Connor McLeod, aka Hylander

Sydney Brewery has collaborated with music producer Hylander to create both a new beer and piece of music to complement and highlight its flavours.

Hylander IPA is a session IPA with a 4.5% ABV that uses Galaxy, Citra and Mosaic hops to “bring out notes of passionfruit, citrus and pine”.

Hylander himself, Connor McLeod, has been producing music for “two or three years” and studied Beverage Technology, a sub-field of bio-engineering, in Innsbruck, Austria. He approached Sydney Brewery with the idea of a collaboration.

“I said ‘I love your products and I’d love to collaborate’,” he told Beer & Brewer. “I went along. They’d never been approached by an artist before. It’s a bit left of field, but as it started to happen it seemed obvious.”

As Hylander talked with Sydney Brewery, the concept of ‘sonic seasoning’ came up. Sonic seasoning is centred around the concept of Synesthesia, a neurological phenomenon where stimulation of one sensory pathway causes an involuntary second pathway.

Sydney Brewery’s Hylander IPA

“I didn’t have the idea before I got there, but two things clicked in my brain. What if we made a beer – Hylander IPA – what if I was to make a sonic pairing to it?”

Hylander was present as the brewery came up with the flavour profile for beer, but he didn’t “put pen to paper” until after the beer had been brewed, having soaked up the aromas of the hops and recorded the sound of “the whirling of the tank, the rattle of the hops in the bucket, stuff like that. I can take that home and work wizardry”.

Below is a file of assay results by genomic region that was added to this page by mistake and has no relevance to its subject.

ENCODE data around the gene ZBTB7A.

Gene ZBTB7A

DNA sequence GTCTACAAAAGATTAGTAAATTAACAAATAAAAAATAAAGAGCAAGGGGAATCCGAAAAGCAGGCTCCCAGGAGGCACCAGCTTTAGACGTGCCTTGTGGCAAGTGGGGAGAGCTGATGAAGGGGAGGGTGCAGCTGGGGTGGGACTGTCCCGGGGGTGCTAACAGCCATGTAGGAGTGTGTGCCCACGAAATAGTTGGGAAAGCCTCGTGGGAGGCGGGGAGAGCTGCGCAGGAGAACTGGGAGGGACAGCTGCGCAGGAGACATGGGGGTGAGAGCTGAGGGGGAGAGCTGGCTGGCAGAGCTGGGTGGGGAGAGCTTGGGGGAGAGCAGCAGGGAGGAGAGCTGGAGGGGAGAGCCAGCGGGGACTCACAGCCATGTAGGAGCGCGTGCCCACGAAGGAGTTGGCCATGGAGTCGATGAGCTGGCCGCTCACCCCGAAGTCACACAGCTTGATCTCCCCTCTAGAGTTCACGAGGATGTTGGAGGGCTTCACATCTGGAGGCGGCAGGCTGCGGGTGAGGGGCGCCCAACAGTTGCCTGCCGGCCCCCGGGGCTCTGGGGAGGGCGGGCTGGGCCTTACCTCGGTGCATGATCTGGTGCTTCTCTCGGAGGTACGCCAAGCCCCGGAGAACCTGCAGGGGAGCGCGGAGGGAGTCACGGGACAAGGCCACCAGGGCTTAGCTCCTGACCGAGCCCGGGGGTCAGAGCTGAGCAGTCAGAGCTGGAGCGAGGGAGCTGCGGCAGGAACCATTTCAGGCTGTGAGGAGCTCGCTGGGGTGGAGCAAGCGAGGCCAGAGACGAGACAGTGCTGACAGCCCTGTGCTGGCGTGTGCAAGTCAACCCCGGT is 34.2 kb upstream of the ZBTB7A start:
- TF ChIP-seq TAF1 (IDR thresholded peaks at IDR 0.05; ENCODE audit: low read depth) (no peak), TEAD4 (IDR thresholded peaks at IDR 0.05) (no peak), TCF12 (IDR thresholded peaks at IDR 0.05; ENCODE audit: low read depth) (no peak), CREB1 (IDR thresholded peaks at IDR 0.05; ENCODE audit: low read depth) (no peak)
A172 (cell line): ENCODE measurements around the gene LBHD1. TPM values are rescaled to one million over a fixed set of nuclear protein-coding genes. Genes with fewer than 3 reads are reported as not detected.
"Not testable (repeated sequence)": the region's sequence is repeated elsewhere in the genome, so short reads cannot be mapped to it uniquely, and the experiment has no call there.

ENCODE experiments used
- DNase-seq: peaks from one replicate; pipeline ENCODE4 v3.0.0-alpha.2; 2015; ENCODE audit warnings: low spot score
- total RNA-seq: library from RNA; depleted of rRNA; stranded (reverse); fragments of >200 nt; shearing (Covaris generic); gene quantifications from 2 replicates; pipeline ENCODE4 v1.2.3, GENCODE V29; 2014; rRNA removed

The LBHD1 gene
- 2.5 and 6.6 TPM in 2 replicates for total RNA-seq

Sydney Brewery sent Hylander back with a growler of beer and he set about trying to “match the sonic pattern with the taste”.

“The research that’s been shown to me is the higher frequencies through synaestheisa are going to enhance the sweeter parts of your palate, and the deeper frequency are going to enhance bitterness. If you have sounds that spike a little bit, wonky sounds that brings out sourness. There was no sourness in the beer so I left that for another time.

“I wanted it to be like a mountain range with peaks and troughs, have sweet moment s and bitter moments. Beer is such a conversational beverage where you’re not focusing on what you’re tasting like you would with a fine wine or a whisky, it’s really interesting to take a moment.

“I wanted a full spectrum of sound to match what was there in the flavour. I wanted it to be an even spread but nothing too distracting. That was the process. It was my job to show restraint.”

Following the launch of the beer, Sydney intends to put Hylander IPA into cans and will be hosting a Sensory Beer Dinner in November. This will be a four-course degustation at Sydney Brewery Surry Hills, which will see beers and ciders matched with each course and accompanied by four soundscapes developed by Hylander to bring out different flavours in both the food and drink for a truly unique and incredible evening.

“We’ll have food pairing with beer and a sonic pairing in the background,” continues Hylander. “It will be a bit of a sensory overload  but definitely fun to showcase both my work and theirs.

“As far as I know this hasn’t been done and there are plenty of artists out there who could do it. They don’t even have to be in my genre of electronic music. Lots of beer companies tend to be more related to rock music. I think there’s definitely room to explore this side of things.”

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